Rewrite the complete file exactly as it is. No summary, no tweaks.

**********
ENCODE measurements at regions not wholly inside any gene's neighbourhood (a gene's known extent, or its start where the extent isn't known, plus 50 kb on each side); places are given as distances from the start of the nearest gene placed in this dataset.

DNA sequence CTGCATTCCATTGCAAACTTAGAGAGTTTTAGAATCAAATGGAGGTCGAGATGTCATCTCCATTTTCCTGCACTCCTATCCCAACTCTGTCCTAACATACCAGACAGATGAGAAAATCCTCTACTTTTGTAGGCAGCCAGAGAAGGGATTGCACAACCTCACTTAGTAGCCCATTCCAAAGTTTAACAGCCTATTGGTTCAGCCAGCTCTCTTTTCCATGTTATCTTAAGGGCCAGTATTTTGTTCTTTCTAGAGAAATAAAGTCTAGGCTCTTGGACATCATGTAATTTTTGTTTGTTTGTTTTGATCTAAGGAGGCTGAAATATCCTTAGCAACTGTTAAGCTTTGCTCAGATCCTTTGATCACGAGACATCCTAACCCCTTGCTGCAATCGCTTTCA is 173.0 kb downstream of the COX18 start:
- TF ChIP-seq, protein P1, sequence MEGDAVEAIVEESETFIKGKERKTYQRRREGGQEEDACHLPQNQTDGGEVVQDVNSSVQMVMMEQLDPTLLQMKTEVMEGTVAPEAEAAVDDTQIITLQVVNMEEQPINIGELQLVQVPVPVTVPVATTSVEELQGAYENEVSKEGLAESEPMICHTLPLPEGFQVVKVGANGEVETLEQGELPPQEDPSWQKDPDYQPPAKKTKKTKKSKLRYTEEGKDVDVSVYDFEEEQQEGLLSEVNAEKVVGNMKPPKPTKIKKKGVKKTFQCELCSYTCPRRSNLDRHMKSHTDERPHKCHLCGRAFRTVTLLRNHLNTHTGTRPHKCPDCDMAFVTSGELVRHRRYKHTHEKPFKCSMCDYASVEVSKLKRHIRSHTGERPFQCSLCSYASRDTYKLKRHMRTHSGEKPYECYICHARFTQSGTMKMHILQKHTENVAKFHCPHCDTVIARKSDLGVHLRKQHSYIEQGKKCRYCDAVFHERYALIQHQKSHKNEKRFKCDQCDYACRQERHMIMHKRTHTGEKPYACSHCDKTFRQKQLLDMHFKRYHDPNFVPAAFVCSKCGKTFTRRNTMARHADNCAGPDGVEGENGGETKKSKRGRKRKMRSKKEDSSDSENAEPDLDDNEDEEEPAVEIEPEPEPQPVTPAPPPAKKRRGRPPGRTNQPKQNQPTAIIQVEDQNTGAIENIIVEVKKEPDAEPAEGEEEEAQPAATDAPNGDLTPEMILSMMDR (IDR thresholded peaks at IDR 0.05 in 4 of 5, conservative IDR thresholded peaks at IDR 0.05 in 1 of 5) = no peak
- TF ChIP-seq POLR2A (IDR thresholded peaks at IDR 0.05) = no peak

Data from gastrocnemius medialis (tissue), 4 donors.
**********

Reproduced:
ENCODE measurements at regions not wholly inside any gene's neighbourhood (a gene's known extent, or its start where the extent isn't known, plus 50 kb on each side); places are given as distances from the start of the nearest gene placed in this dataset.

DNA sequence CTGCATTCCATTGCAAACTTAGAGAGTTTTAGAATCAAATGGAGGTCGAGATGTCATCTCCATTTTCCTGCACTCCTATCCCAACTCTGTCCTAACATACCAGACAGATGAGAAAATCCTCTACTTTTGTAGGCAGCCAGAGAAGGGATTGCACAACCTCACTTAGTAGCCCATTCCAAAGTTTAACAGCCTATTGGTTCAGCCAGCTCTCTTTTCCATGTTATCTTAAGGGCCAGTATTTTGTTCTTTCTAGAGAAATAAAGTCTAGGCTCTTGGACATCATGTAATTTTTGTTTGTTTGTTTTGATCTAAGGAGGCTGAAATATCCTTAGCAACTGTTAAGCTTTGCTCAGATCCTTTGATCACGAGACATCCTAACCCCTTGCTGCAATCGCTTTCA is 173.0 kb downstream of the COX18 start:
- TF ChIP-seq, protein P1, sequence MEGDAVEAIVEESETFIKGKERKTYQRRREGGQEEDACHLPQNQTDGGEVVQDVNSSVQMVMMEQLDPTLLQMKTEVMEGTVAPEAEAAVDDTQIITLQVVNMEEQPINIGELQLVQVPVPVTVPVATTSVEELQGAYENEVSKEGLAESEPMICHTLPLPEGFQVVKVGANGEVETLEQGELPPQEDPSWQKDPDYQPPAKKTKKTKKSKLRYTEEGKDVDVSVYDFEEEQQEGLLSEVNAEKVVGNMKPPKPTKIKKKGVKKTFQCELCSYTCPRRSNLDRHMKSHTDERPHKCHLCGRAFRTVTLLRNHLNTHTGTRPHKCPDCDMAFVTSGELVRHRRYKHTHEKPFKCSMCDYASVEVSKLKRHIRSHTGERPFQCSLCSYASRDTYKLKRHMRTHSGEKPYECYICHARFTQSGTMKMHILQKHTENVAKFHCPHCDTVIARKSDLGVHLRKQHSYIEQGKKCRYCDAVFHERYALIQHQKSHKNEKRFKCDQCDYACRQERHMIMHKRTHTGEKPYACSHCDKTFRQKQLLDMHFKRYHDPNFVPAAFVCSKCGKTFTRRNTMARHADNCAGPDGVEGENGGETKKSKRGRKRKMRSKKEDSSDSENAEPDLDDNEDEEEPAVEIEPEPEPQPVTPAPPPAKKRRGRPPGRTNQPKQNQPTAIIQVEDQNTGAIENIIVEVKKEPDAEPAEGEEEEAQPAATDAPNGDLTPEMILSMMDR (IDR thresholded peaks at IDR 0.05 in 4 of 5, conservative IDR thresholded peaks at IDR 0.05 in 1 of 5) = no peak
- TF ChIP-seq POLR2A (IDR thresholded peaks at IDR 0.05) = no peak

Data from gastrocnemius medialis (tissue), 4 donors.